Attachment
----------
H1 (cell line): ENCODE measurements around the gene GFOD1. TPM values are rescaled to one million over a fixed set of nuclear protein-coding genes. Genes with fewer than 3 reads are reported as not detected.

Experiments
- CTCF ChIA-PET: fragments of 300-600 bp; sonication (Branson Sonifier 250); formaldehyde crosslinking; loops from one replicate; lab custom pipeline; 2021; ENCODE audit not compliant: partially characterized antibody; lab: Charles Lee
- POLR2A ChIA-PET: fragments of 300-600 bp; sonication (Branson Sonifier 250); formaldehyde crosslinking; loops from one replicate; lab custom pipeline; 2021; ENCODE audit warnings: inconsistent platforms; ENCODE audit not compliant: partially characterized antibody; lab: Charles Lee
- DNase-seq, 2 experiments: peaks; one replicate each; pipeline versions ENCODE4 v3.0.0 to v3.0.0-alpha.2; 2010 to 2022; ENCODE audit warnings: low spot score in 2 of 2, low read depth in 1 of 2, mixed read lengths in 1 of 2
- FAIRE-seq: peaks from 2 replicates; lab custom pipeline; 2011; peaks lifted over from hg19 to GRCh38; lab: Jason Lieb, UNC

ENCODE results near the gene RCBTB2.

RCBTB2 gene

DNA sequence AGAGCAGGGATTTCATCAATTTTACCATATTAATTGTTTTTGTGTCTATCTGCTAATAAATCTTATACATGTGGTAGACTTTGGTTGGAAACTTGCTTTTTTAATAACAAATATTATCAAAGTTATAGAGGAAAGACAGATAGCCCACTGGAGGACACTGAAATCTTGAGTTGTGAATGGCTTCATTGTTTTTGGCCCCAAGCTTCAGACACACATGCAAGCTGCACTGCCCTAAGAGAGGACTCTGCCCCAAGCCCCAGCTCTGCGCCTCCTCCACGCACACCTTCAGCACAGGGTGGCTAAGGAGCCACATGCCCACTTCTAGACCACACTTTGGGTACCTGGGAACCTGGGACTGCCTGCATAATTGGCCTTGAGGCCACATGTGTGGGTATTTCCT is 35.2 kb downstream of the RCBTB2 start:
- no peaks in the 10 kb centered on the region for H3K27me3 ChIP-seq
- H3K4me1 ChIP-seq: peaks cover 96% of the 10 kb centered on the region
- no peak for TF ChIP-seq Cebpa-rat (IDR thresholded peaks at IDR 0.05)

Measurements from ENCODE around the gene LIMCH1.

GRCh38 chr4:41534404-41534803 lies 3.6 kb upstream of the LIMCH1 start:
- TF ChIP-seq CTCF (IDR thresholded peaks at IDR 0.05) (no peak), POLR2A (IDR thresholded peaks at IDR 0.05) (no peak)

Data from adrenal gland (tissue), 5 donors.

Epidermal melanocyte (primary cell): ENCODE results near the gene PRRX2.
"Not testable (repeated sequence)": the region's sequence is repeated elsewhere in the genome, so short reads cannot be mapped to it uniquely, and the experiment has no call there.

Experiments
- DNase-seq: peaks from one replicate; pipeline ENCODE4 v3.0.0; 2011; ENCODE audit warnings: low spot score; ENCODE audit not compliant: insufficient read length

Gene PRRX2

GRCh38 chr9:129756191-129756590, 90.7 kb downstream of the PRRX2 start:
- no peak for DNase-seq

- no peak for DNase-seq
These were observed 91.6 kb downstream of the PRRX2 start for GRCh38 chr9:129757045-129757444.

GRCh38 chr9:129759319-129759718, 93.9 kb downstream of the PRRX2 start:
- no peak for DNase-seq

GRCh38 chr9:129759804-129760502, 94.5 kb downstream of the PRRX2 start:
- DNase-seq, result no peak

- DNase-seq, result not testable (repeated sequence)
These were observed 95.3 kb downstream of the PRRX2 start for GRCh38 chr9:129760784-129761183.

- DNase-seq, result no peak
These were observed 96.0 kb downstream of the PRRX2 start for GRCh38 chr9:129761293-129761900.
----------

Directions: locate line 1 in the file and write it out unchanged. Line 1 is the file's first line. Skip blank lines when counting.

H1 (cell line): ENCODE measurements around the gene GFOD1. TPM values are rescaled to one million over a fixed set of nuclear protein-coding genes. Genes with fewer than 3 reads are reported as not detected.